You can't program a church from unhealthy to healthy.
No amount of special events, Big Days or new ideas can cause a broken church to become whole.
There is no book, no conference, no blog post or podcast that will give you the key to church renewal or revival.
Sure, those things might give you the tools to attract a bigger crowd, or generate more buzz, but church health isn’t about more people or greater enthusiasm.
It’s about more of Jesus. His Great Commandment and Great Commission.
True Turnaround Is Slow
Church turnarounds don’t happen with slicker marketing or bigger offerings.
They come slowly. Deliberately.
Three steps forward, two steps back. Over a long period of time.
Turnarounds require rebuilding of broken trust, reestablishing of eternal principles and repairing of damaged relationships.
Crowds can be built quickly. People heal slowly.
People’s schedules don’t need to be changed. Their hearts need to be renewed.
It starts with prayer and care. But those are slow processes. It takes a long time for people in a broken church to move
- From damaged to restored
- From toxic to joyful
- From distrust to surrender
- From weak to strong
- From hopeless to hopeful.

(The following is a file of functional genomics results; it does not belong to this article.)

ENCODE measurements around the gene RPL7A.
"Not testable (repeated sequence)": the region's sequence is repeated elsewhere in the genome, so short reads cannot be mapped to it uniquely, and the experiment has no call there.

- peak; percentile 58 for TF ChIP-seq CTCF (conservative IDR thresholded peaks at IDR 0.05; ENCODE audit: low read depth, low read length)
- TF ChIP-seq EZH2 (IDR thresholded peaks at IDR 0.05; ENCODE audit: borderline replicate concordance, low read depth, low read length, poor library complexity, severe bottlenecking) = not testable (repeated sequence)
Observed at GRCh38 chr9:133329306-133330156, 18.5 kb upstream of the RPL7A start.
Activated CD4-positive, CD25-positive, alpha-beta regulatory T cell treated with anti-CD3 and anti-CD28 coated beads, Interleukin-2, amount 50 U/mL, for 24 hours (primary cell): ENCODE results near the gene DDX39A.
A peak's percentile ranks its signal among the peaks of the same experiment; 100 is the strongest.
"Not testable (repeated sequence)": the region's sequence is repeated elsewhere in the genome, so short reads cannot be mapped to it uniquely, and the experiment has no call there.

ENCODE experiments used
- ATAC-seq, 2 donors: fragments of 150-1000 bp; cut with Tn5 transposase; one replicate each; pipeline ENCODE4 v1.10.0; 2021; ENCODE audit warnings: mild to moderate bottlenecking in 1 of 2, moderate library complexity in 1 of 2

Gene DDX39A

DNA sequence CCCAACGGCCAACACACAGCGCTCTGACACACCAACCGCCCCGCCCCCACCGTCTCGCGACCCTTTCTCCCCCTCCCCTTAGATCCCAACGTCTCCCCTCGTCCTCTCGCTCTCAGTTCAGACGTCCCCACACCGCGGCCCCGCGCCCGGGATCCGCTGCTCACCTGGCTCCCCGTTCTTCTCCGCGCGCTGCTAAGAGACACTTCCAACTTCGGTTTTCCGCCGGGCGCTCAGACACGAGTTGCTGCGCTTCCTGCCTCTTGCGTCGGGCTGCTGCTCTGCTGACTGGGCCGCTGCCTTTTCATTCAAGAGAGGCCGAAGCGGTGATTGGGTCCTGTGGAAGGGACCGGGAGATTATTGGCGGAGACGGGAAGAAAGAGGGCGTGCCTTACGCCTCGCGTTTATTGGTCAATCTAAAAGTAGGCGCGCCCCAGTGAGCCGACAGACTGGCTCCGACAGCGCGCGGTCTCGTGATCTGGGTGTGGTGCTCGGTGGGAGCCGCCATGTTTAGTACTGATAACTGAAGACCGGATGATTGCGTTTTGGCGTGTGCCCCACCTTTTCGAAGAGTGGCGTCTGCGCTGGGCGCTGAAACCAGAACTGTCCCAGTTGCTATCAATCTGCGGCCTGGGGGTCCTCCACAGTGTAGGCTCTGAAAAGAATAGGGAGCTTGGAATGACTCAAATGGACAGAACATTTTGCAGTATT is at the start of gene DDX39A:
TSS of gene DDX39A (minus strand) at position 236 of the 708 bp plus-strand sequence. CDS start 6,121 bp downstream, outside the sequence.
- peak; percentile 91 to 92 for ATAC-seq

Turnaround Starts At Home
I’ve seen churches go from small to large in short periods of time. But I’ve never seen a shortcut to health and wholeness.
If you’re a pastor of a church in need of a turnaround, don’t be in such a hurry to build a crowd that you forget about rebuilding the church. After all, anyone can draw a crowd. But only Jesus builds the church.
And, my fellow pastors, remember this. Sometimes the hardest and longest turnaround doesn’t need to happen in the congregation, the board or the worship team.
It needs to happen in us first.
Some of us need to remember why we became pastors in the first place. What our Call was really all about.
It wasn’t about programs, buildings, crowds or status.
It was about Jesus. And it needs to be again.
Find your first love. Grab on tight. And never let go.
Turnaround starts at the foot of the cross.
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